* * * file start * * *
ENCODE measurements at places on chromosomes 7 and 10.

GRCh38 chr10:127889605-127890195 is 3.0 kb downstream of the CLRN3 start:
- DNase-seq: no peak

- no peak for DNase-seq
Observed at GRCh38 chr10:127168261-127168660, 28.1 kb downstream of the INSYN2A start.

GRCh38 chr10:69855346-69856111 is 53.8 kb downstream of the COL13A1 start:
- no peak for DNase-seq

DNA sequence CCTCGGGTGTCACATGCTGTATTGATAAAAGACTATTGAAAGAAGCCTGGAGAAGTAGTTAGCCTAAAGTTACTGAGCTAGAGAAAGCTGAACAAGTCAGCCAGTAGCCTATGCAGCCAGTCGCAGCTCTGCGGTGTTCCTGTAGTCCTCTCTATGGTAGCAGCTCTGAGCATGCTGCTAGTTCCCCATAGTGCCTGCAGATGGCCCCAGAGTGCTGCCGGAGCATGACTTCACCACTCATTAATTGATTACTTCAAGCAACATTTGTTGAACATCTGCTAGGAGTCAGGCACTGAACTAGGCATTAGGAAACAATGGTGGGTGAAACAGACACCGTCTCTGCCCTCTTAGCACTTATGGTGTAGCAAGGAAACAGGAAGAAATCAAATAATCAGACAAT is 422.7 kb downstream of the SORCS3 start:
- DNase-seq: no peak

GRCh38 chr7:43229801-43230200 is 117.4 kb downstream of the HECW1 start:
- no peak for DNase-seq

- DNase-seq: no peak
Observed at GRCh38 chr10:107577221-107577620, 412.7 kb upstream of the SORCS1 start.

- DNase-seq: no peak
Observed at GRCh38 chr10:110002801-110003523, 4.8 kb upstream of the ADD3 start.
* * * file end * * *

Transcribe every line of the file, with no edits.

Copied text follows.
ENCODE measurements at places on chromosomes 7 and 10.

GRCh38 chr10:127889605-127890195 is 3.0 kb downstream of the CLRN3 start:
- DNase-seq: no peak

- no peak for DNase-seq
Observed at GRCh38 chr10:127168261-127168660, 28.1 kb downstream of the INSYN2A start.

GRCh38 chr10:69855346-69856111 is 53.8 kb downstream of the COL13A1 start:
- no peak for DNase-seq

DNA sequence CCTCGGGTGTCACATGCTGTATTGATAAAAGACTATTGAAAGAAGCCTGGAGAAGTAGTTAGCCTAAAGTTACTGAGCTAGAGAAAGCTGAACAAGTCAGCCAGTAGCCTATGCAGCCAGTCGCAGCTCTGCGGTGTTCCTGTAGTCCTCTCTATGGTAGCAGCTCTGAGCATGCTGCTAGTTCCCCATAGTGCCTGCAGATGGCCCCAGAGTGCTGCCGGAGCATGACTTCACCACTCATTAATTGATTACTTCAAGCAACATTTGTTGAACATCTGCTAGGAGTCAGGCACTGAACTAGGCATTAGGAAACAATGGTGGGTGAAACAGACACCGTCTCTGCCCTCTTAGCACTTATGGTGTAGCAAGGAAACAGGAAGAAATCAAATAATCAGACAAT is 422.7 kb downstream of the SORCS3 start:
- DNase-seq: no peak

GRCh38 chr7:43229801-43230200 is 117.4 kb downstream of the HECW1 start:
- no peak for DNase-seq

- DNase-seq: no peak
Observed at GRCh38 chr10:107577221-107577620, 412.7 kb upstream of the SORCS1 start.

- DNase-seq: no peak
Observed at GRCh38 chr10:110002801-110003523, 4.8 kb upstream of the ADD3 start.